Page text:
Friday, December 26, 2008

Fools Rush In - Searching for Magic ROI

If the current economy is encouraging you to think about shifting resources from traditional media to digital alternatives in search of cost effectiveness and overall efficiency, beware: nearly EVERYONE ELSE HAS THE SAME IDEA.

Implication: you will be moving into an increasingly cluttered marketplace, where broad reach options will continue to lose effectiveness and highly-targeted delivery will come at a higher price as demand outstrips the supply of good inventory and good people to execute. Consumers too will become increasingly savvy with respect to their digital media usage patterns, and harder to “impress” with incrementally new ideas or executions.

I know I’ll get lots of letters about this post “educating” me on the infinite scalability of the digital media, and reminding me that true creativity is likewise boundless. I’m sure many of you have research that shows how the returns to digital marketing programs just keep growing as the audience of users grows across more and more platforms. Fair enough. But the laws of marketing physics suggest that more marketers and marketing dollars will rush in to the arena than proven executional avenues can accommodate in the short term. And most of them will NOT bring breakthrough new creativity with them. That will create lots of failure and un-delivered expectations, which in turn may slow adoption of otherwise valuable marketing options.

Here’s a simple suggestion as you contemplate the great digital shift towards the promise of better ROI… set your expectations based on poorer results than you may have experienced in the past, and/or ratchet-down vendor claims of look-alike results presented in “case studies”. Before committing to the “me too” plan of going digital, ask yourself if your planned online campaigns would be a good investment if they were 10% less effective than originally anticipated? Would your new social networking programs still provide good payback if they had a 20% less impact on potential customers? These may very well be the new reality when everyone rushes in.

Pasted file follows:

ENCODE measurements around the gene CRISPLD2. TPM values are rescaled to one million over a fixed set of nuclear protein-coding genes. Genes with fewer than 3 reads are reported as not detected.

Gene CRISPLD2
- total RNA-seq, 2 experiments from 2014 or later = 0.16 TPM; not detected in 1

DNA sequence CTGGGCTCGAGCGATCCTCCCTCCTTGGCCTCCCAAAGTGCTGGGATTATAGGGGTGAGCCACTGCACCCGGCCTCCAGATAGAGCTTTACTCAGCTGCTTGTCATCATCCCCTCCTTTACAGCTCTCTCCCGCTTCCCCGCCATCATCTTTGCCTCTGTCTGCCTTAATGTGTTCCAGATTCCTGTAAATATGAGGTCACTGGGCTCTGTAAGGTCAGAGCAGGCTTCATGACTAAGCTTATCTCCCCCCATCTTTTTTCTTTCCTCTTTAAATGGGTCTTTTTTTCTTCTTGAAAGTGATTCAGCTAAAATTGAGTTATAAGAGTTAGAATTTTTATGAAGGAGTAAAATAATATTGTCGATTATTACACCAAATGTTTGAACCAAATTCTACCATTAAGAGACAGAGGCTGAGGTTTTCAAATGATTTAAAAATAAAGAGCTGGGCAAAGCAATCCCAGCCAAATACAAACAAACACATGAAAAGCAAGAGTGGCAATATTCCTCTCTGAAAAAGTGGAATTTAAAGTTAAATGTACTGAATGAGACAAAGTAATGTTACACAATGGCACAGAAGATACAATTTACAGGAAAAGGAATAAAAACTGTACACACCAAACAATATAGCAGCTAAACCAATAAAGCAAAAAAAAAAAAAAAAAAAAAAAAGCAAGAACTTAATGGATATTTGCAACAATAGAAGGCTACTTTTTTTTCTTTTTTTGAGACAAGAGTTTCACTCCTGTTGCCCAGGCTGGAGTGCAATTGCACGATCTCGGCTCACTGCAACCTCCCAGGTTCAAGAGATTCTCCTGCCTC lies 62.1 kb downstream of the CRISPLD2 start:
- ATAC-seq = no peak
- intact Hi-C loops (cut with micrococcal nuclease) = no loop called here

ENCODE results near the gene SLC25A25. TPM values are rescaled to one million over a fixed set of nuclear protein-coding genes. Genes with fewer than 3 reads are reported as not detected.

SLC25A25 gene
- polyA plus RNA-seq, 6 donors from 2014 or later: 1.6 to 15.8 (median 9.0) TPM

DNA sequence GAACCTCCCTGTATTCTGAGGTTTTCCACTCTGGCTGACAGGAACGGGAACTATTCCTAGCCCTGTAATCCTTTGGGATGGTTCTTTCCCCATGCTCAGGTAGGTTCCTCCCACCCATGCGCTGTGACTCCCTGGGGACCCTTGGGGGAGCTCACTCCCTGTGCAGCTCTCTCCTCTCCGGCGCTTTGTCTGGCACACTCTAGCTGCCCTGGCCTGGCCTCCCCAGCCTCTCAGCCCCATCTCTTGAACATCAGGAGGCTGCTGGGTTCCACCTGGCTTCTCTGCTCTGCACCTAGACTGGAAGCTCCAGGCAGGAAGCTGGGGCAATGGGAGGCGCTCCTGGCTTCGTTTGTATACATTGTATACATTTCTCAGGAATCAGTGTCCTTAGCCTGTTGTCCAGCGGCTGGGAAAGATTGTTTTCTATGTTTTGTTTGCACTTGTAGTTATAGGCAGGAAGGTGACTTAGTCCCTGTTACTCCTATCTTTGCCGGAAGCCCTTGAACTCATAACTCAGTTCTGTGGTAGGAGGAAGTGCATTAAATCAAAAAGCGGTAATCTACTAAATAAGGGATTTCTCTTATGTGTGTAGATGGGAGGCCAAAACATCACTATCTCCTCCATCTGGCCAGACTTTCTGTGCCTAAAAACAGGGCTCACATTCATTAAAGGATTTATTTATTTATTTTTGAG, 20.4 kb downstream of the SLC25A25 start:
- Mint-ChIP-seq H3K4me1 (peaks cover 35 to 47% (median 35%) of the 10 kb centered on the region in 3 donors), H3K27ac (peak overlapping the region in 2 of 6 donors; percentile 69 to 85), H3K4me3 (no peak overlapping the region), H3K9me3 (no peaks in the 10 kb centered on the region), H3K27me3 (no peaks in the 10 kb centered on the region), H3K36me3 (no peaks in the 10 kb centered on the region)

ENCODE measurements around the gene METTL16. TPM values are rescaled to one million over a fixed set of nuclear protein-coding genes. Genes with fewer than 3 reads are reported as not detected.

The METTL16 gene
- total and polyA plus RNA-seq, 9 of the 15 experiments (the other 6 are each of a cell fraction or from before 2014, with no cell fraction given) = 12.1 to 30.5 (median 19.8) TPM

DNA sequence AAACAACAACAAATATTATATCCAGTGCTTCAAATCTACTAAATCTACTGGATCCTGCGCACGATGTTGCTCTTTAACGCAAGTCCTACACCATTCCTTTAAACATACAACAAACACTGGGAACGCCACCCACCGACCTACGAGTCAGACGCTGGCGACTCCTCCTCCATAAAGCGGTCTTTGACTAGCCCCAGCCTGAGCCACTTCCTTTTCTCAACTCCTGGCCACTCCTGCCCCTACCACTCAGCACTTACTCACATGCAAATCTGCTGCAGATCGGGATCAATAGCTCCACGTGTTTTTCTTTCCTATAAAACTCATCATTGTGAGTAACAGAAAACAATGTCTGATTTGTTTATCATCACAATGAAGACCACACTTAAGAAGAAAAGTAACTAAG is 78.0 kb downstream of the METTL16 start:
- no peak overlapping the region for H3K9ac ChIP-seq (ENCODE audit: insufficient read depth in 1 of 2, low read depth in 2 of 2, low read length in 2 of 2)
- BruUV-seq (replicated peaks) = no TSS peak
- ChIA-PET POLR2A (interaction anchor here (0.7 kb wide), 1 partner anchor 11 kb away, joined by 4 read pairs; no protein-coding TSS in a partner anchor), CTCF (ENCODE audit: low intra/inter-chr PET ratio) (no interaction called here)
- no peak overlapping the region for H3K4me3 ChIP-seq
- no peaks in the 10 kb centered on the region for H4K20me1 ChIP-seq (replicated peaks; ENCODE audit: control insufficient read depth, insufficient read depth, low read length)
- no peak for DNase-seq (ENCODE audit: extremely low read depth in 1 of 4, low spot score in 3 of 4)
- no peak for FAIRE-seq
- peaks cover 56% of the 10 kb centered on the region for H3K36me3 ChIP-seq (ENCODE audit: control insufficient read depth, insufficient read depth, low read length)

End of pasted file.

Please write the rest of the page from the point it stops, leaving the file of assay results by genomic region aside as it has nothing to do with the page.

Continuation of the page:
In stark contrast, a friend who’s CMO of a packaged goods company tells me that while he is continuing to shift the balance of his total spend towards digital media, he’s doing so in a measured way built on careful experimentation. He’s working on a cycle of plan>execute>learn>expand>plan again. So he’s spending 20% more on digital media in 2009 than in 2008, but not moving huge chunks of his total budget all in one big push for magic returns. Nope. His philosophy is “hit ‘em where they ‘aint.” He’s buying more radio and magazines – media he’s developed clear success cases with in the past and places he can more accurately predict the impact on his business. He may find himself all alone there. But I suspect that’s part of the appeal.

Tuesday, December 23, 2008

Trying to "Justify" Superbowl Spending?

" a responsible employer of more than 290,000 employees and contractors world-wide, there is a time to justify such an ad spend and a time to step back."

This quote was provided by the director of advertising at FedEx, in response to a question about why they would not be advertising on this year's Superbowl - the first time in 12 years they would be absent from the annual ad-fest.

The implication from his statement seems to be that, up until now, the Superbowl ads were "justified" by something other than sound economics. Sure, there was the fabulous reach into an attractive target demo, but the price is high. So maybe the premium was being "justified" by some "softer" benefits like employee morale, channel partner collaboration, or even that most elusive of all... "brand preference". And in these days of extreme bottom-line focus, these non-economic "justifications" just weren't going to cut it. It would send the wrong message to people losing jobs and benefits.

The sad truth here is that each and every one of the "softer" benefits can, in fact, be economically measured to a reasonable degree. There are practical, credible ways to calculate the ROI of employee morale, partner collaboration, and brand preference. But they require some techniques that few marketers have yet investigated, let alone perfected.

I don't have any idea if Superbowl advertising is a sound economic decision for FedEx, and I'm not questioning their judgment. It might have been a superb use of shareholder funds, or it may have been a terrible waste. I just cringe when I hear how such important marketing decisions are still, in this age of measurement enlightenment, being made on the basis of "justifications" that suggest something less than a robust economic framework was applied.